Just one in six councils in the UK still collect non-recyclable waste from the majority of homes in their area every week.
At least 10 authorities switched to fortnightly rounds or announced plans to do so in the past year, research by the BBC has found.
The government said councils had a responsibility to collect waste regularly.
Councils say the move saves money and improves recycling rates.
Figures for 391 authorities in the UK show 67 still collect the majority of their households' non-recyclable waste weekly.
Some, such as Falkirk and Conwy, have moved to monthly collections while 15 areas do collections every three weeks.
In some parts of London - Kensington and Chelsea, Islington, Westminster and the City of London - a majority of households have their bins emptied more than once a week.
In Southwark there is a mixture as almost 68,000 flats have their waste emptied more than weekly while almost 45,000 homes have a fortnightly collection.
Will weekly rounds ever return?
Not all forms of weekly waste collections are in decline.
The government wants all English councils to provide a weekly collection of food waste by 2023, claiming authorities would be given funding "to meet new rising costs" of the target.
Veolia Group, who provide waste management services to some local authorities, said the scheme made "sound environmental sense" but needed funding.
The Local Government Association in England said there was "more to be done to boost [waste] collections" but any changes would have to be "fully funded" by the government.
Which councils have announced changes?
Councils that have either switched or confirmed plans to do so in the past year include:
- Malvern Hills
- North Tyneside
Enfield council said it was also in discussions about moving to fortnightly collections, but had not yet done so.
Councils began switching to "alternate weekly collections", picking up recyclable waste one week and non-recyclable the next, in the mid 1990s, with about a third of councils having switched by 2007.
Data from the Waste and Resources Action Programme (Wrap) shows about 3.6 million households in England, Scotland and Wales have moved from weekly non-recyclable waste collection rounds to fortnightly or less since 2012.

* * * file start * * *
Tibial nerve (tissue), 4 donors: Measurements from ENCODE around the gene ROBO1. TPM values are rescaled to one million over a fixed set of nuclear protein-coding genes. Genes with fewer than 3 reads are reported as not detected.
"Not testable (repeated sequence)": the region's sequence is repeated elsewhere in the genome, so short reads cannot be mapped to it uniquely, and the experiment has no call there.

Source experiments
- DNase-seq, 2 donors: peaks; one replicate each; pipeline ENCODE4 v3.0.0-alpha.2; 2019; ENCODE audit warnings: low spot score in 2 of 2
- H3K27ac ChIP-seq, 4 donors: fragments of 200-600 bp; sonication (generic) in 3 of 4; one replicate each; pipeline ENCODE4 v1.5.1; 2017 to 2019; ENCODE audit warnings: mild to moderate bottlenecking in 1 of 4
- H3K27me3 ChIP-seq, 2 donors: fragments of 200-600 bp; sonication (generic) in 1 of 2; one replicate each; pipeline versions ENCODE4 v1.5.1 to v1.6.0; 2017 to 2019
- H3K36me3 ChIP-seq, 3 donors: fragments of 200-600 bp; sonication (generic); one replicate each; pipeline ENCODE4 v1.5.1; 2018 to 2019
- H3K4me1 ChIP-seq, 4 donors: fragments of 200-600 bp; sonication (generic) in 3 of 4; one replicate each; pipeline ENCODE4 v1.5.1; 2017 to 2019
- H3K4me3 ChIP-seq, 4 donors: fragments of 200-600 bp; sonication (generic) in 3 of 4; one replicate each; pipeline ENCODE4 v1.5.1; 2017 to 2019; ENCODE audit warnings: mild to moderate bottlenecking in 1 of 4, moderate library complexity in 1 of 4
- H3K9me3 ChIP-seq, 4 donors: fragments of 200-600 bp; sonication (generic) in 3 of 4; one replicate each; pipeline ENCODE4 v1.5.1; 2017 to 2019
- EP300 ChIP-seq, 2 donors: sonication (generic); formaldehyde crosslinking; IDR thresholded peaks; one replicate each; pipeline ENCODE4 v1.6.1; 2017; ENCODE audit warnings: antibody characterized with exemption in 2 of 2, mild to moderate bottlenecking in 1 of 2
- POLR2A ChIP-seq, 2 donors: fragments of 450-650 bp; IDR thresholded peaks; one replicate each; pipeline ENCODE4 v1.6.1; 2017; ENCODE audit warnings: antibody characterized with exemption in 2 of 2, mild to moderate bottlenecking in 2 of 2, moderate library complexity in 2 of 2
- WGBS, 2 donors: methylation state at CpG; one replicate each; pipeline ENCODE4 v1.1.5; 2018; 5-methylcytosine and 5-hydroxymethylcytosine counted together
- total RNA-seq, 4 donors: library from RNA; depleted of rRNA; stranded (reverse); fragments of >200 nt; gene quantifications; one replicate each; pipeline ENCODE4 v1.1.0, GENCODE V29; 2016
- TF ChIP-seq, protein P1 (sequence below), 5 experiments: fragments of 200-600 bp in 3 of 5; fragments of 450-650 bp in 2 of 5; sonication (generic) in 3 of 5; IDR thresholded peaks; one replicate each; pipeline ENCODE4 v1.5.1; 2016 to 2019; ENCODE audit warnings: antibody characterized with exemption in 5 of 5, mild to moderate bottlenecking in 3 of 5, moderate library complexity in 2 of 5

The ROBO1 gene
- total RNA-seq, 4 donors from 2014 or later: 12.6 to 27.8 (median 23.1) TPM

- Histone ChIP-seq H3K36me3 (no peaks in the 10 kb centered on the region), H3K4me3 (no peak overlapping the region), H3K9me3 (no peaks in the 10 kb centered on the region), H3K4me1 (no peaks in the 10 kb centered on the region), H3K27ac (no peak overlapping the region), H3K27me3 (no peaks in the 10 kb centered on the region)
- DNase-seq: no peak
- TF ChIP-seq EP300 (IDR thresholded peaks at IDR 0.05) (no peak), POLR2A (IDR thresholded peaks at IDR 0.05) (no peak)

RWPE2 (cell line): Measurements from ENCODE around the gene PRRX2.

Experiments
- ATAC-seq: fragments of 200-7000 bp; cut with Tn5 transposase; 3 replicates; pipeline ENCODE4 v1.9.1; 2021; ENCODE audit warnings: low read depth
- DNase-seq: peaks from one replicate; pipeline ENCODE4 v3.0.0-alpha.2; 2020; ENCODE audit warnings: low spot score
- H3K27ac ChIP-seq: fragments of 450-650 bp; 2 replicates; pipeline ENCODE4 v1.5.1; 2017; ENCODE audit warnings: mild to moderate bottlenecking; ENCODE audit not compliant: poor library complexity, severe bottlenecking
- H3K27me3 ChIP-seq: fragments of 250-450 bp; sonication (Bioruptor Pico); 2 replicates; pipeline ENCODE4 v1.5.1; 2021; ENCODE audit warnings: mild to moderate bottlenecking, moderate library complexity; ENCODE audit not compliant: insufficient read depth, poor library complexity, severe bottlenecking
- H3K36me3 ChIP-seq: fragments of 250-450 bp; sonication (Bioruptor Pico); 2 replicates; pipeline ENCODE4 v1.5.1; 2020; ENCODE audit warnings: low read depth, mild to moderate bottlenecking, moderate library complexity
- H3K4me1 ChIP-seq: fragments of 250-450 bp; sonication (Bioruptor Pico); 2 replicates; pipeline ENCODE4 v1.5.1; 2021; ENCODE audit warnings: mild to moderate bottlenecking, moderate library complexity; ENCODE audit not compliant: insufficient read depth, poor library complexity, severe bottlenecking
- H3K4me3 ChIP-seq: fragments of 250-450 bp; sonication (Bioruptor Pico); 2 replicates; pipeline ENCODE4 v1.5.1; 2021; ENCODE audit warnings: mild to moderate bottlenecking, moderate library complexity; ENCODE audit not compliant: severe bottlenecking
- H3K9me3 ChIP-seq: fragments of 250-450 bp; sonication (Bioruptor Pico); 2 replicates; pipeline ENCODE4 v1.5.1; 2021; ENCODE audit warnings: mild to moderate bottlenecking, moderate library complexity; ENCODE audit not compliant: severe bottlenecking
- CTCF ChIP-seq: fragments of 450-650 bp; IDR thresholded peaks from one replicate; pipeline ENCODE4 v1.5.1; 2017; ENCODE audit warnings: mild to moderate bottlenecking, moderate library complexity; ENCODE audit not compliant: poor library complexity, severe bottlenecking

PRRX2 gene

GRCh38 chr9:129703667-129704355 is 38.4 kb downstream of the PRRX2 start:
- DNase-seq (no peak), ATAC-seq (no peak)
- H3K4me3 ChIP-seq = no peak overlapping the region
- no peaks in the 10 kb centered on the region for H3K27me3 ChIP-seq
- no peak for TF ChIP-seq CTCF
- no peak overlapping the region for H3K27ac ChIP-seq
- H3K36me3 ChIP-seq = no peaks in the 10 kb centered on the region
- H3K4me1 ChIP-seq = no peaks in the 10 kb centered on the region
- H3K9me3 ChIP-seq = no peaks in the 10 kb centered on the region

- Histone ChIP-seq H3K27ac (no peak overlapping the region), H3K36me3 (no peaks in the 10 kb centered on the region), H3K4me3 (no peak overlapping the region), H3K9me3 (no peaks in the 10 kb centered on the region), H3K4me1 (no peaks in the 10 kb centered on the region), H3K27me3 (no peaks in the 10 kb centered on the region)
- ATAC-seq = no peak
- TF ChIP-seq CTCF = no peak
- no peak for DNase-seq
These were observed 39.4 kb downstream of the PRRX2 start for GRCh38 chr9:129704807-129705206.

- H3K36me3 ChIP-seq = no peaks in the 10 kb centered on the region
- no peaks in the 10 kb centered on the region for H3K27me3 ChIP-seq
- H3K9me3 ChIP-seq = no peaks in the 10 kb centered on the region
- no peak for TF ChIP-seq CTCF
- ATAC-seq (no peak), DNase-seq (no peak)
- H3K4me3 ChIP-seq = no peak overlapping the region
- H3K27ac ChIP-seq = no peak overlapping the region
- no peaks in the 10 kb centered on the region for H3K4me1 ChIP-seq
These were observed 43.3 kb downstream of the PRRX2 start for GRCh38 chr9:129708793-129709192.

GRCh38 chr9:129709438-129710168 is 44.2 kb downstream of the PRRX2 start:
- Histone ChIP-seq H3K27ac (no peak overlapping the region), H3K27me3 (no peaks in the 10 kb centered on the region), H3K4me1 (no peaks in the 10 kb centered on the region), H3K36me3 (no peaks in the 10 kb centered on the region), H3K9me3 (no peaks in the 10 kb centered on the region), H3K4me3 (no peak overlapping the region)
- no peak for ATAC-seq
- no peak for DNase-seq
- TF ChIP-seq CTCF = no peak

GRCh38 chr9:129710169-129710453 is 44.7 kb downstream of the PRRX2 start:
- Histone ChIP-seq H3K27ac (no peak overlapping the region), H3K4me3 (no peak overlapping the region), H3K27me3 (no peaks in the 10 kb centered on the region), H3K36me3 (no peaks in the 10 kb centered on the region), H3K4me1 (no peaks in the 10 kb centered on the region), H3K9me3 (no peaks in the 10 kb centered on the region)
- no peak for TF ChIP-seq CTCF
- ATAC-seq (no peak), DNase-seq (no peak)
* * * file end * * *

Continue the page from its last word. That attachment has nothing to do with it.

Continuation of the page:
That compares with about 11 million in 2012 households across England, Scotland and Wales had some form of weekly bin round for residual waste - rubbish that cannot be recycled.
It leaves roughly 28% of homes with a weekly collection.
Comparable data for Northern Ireland was not available.
Why did councils change?
Councillor Steve Evans from City of Wolverhampton Council said the authority switched to fortnightly collections in autumn 2018 to save money.
"I can't honestly say I did it for the environment," Mr Evans said. "We had to cut costs because our funding has been cut.
"But we were in the minority of councils that still had weekly rounds anyway.
"When we were consulting residents about this on Facebook, we had people who live over the border in South Staffordshire (the neighbouring district) replying 'welcome to the real world, we've had fortnightly collections for years'."
A spokesman for North Tyneside council, which made the switch in August 2018, said the changes came after a £3.5m government grant for weekly collections ended the previous year.
Many councils said the move was made to boost recycling rates.
Mid Devon District Council said their fortnightly scheme had seen recycling rates rise by 54%, whilst Malvern Hills District Council said it had taken away 500 tonnes more recycling waste since the changeover in April 2018.
Both Adur and Worthing councils said they expected to see recycling rates increase between 5% and 7% after they switch in September 2019.
Becki Woolrich runs community litter picking events in her area, which has a fortnightly bin collection.
"I've seen a lot of areas where household waste has been dumped," she said.
The 41-year-old from Stafford said people who did not have a car would find it difficult to dispose of waste at the local tip.
She said: "I don't think there is any encouragement for people to recycle, I don't think a lot of people get it."
Joel Lewis, from Coventry, said large families often had "overflowing bins" since the city council moved to fortnightly collections in 2017.
The 32-year-old bought an ex-council bin lorry and now runs a business collecting waste between the council's rounds, which is incinerated for energy.
"Sometimes people forget [to take the bins out] and then it's a month between collections." he said.
A spokeswoman for Coventry City Council said extra waste bins could be provided for those who needed them.
"We are one of the largest cities to have changed the way bins are collected," she said, adding the council emptied about 900,000 bins with very few complaints.
In Birmingham, the city council started temporary fortnightly collections in February because of industrial action but intends to return to weekly rounds after a new deal was tabled.
3.1mglasses of milk
2.2mslices of ham
In 2008, the EU set targets for member states to recycle 50% of household waste by 2020.
Claire Shrewsbury, head of programmes at Wrap, said fortnightly collections had "significantly increased recycling rates" in the UK.
Where services had been reduced, she said councils needed support to put in place "high frequency" food waste collections.
A spokesman for the Ministry for Housing Communities and Local Government said overflowing bins were "a health hazard and an eye sore".
"Councils have a responsibility to meet the expectations of the local people they serve," the spokesman said.
"This means ensuring waste is collected regularly and contractors do their job properly."